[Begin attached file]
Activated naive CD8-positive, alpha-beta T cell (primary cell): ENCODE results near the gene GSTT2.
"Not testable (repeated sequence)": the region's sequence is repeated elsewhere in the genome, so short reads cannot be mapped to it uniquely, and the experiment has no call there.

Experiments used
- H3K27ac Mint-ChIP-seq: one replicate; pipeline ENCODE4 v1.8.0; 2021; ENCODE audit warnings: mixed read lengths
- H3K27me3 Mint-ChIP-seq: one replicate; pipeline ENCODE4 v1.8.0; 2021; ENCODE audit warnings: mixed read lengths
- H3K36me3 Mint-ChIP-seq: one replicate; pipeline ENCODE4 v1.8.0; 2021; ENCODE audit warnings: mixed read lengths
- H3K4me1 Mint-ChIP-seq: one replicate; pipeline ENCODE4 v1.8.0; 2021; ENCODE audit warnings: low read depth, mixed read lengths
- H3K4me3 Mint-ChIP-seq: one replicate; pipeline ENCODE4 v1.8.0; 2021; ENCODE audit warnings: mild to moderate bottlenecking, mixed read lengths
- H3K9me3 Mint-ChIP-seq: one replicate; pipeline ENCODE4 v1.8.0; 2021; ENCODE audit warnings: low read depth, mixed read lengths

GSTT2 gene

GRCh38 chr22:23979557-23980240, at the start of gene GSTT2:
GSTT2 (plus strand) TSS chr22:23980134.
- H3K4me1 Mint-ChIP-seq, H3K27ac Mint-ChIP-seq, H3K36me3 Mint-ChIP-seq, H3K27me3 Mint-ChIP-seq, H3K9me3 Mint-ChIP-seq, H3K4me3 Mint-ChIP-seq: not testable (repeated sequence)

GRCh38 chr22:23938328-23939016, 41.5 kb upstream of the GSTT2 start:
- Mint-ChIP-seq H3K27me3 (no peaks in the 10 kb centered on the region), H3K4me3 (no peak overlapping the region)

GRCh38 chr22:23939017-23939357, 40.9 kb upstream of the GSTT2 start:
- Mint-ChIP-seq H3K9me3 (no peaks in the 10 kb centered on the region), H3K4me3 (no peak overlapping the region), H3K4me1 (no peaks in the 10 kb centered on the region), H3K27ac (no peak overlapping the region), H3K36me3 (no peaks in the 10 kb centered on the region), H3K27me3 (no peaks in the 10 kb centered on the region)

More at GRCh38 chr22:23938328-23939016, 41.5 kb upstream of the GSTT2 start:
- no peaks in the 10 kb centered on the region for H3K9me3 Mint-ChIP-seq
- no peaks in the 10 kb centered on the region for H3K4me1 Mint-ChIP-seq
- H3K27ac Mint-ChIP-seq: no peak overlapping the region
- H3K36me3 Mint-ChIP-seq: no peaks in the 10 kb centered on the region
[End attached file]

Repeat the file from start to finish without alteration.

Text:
Activated naive CD8-positive, alpha-beta T cell (primary cell): ENCODE results near the gene GSTT2.
"Not testable (repeated sequence)": the region's sequence is repeated elsewhere in the genome, so short reads cannot be mapped to it uniquely, and the experiment has no call there.

Experiments used
- H3K27ac Mint-ChIP-seq: one replicate; pipeline ENCODE4 v1.8.0; 2021; ENCODE audit warnings: mixed read lengths
- H3K27me3 Mint-ChIP-seq: one replicate; pipeline ENCODE4 v1.8.0; 2021; ENCODE audit warnings: mixed read lengths
- H3K36me3 Mint-ChIP-seq: one replicate; pipeline ENCODE4 v1.8.0; 2021; ENCODE audit warnings: mixed read lengths
- H3K4me1 Mint-ChIP-seq: one replicate; pipeline ENCODE4 v1.8.0; 2021; ENCODE audit warnings: low read depth, mixed read lengths
- H3K4me3 Mint-ChIP-seq: one replicate; pipeline ENCODE4 v1.8.0; 2021; ENCODE audit warnings: mild to moderate bottlenecking, mixed read lengths
- H3K9me3 Mint-ChIP-seq: one replicate; pipeline ENCODE4 v1.8.0; 2021; ENCODE audit warnings: low read depth, mixed read lengths

GSTT2 gene

GRCh38 chr22:23979557-23980240, at the start of gene GSTT2:
GSTT2 (plus strand) TSS chr22:23980134.
- H3K4me1 Mint-ChIP-seq, H3K27ac Mint-ChIP-seq, H3K36me3 Mint-ChIP-seq, H3K27me3 Mint-ChIP-seq, H3K9me3 Mint-ChIP-seq, H3K4me3 Mint-ChIP-seq: not testable (repeated sequence)

GRCh38 chr22:23938328-23939016, 41.5 kb upstream of the GSTT2 start:
- Mint-ChIP-seq H3K27me3 (no peaks in the 10 kb centered on the region), H3K4me3 (no peak overlapping the region)

GRCh38 chr22:23939017-23939357, 40.9 kb upstream of the GSTT2 start:
- Mint-ChIP-seq H3K9me3 (no peaks in the 10 kb centered on the region), H3K4me3 (no peak overlapping the region), H3K4me1 (no peaks in the 10 kb centered on the region), H3K27ac (no peak overlapping the region), H3K36me3 (no peaks in the 10 kb centered on the region), H3K27me3 (no peaks in the 10 kb centered on the region)

More at GRCh38 chr22:23938328-23939016, 41.5 kb upstream of the GSTT2 start:
- no peaks in the 10 kb centered on the region for H3K9me3 Mint-ChIP-seq
- no peaks in the 10 kb centered on the region for H3K4me1 Mint-ChIP-seq
- H3K27ac Mint-ChIP-seq: no peak overlapping the region
- H3K36me3 Mint-ChIP-seq: no peaks in the 10 kb centered on the region